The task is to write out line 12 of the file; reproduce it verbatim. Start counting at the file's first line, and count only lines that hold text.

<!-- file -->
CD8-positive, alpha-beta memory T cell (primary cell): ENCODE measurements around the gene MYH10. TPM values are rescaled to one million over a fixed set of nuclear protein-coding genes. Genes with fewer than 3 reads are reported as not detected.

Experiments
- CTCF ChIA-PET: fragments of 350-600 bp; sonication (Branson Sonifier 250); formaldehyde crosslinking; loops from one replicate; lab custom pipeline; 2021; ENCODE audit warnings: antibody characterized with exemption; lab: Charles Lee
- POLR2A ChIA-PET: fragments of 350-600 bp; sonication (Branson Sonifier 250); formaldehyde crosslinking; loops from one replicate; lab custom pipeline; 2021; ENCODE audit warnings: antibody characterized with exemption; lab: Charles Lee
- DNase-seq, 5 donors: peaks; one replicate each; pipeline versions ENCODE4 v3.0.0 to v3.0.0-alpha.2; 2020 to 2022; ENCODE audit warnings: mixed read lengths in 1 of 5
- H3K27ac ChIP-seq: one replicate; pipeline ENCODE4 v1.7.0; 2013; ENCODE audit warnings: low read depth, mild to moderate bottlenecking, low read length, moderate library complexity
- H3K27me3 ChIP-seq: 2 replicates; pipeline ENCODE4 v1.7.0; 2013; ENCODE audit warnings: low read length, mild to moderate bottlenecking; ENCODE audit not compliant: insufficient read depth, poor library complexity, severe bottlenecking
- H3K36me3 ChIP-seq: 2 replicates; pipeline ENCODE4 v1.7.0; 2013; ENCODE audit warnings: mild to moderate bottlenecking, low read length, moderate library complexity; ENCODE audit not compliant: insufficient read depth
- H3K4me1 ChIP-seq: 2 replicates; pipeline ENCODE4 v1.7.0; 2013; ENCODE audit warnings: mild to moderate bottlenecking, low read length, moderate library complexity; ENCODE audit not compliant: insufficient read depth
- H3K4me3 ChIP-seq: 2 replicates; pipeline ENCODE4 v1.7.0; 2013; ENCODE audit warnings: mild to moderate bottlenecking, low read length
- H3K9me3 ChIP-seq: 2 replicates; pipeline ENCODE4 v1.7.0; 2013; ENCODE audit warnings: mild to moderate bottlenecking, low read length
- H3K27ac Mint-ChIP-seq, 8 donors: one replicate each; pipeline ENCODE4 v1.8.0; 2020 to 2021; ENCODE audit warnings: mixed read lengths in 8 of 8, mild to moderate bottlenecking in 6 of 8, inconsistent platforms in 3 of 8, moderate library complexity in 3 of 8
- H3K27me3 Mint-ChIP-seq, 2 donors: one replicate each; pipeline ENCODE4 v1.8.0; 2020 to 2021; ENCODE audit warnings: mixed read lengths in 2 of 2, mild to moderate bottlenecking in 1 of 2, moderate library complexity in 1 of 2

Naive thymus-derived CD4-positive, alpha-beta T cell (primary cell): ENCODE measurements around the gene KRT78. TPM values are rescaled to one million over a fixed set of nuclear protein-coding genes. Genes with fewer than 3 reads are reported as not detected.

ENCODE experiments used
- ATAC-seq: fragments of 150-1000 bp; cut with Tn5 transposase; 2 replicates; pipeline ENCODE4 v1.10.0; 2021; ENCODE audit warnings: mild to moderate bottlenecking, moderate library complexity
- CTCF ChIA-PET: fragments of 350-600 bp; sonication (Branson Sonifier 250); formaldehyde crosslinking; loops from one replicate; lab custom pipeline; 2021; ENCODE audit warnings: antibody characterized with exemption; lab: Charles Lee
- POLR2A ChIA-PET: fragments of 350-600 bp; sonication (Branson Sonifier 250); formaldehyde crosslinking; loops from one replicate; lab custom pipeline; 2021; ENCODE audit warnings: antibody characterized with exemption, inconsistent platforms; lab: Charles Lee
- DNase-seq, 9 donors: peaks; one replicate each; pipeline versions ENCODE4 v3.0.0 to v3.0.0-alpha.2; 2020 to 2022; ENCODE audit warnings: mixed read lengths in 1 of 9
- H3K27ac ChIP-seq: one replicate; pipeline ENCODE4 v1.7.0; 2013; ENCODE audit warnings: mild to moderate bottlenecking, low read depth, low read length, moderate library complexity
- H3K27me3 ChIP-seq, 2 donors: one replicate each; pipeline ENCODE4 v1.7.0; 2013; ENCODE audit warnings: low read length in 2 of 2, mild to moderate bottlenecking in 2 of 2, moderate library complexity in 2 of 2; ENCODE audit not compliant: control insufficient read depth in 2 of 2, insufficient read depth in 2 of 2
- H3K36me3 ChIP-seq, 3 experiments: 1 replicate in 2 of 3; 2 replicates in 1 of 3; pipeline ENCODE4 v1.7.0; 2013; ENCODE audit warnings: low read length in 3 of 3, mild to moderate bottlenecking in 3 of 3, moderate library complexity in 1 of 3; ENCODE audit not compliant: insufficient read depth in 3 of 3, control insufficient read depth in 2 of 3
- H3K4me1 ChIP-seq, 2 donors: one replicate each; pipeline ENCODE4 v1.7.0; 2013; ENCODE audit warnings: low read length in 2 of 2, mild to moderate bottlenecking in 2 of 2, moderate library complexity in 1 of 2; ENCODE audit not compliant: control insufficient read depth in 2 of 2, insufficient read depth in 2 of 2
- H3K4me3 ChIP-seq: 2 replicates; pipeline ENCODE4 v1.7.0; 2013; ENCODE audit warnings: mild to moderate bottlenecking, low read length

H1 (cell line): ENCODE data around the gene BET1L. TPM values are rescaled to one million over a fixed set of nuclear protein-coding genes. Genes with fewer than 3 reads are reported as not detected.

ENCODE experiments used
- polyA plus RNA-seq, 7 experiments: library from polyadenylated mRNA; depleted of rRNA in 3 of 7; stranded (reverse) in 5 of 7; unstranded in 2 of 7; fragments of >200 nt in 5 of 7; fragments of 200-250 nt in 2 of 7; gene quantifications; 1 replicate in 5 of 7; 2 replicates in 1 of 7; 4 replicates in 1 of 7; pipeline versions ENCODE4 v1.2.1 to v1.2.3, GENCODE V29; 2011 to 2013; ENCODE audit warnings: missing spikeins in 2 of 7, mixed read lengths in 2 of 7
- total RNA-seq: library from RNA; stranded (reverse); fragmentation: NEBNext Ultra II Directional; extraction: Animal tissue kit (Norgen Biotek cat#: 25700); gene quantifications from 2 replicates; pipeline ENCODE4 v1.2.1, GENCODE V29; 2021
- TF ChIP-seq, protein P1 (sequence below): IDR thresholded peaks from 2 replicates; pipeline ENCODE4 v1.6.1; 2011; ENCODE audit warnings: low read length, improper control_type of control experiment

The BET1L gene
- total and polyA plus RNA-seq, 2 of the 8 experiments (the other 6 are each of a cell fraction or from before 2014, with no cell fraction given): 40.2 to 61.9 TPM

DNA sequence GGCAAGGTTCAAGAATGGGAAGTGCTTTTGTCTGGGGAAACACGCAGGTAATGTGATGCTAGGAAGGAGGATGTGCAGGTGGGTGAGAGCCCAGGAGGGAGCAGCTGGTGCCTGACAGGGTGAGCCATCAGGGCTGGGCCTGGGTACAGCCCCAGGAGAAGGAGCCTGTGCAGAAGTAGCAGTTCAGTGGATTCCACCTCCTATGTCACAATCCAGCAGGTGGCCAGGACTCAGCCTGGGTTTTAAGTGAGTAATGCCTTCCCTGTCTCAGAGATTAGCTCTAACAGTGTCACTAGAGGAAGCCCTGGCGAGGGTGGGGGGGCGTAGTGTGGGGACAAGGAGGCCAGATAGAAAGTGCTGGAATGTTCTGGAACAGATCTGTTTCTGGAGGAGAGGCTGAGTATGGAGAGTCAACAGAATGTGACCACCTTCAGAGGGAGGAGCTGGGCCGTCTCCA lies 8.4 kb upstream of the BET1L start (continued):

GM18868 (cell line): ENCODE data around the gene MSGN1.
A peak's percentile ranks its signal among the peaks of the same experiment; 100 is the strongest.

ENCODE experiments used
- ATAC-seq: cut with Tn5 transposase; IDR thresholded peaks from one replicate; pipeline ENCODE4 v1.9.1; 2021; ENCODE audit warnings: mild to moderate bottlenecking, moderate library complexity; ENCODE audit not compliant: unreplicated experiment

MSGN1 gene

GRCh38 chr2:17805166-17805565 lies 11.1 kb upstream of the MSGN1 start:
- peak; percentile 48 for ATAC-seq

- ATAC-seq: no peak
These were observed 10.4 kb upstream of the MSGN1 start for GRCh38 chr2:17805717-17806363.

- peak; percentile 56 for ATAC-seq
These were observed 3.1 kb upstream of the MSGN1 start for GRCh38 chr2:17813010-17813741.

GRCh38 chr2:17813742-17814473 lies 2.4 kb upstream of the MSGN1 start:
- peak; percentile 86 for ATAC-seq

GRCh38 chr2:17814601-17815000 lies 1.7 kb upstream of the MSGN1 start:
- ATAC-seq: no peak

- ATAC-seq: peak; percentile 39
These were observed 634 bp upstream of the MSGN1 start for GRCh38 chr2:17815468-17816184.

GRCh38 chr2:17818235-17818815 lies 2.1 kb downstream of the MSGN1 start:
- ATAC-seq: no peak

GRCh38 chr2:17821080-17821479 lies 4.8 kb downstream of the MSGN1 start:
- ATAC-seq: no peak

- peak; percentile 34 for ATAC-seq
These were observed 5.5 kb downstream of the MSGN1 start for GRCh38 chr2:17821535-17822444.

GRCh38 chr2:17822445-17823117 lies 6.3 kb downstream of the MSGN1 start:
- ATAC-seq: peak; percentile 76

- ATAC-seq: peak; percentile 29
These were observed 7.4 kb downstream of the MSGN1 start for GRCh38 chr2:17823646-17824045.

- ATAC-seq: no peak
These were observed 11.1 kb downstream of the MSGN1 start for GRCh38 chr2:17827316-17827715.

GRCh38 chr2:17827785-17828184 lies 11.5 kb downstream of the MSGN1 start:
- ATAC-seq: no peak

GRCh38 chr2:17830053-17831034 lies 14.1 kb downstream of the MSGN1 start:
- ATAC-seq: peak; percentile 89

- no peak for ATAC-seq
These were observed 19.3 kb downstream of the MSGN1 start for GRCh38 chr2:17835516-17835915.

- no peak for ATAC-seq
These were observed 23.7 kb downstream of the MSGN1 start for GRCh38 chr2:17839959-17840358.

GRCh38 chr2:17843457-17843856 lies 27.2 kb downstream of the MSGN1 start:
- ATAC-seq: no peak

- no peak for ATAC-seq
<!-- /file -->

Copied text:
- H3K27ac Mint-ChIP-seq, 8 donors: one replicate each; pipeline ENCODE4 v1.8.0; 2020 to 2021; ENCODE audit warnings: mixed read lengths in 8 of 8, mild to moderate bottlenecking in 6 of 8, inconsistent platforms in 3 of 8, moderate library complexity in 3 of 8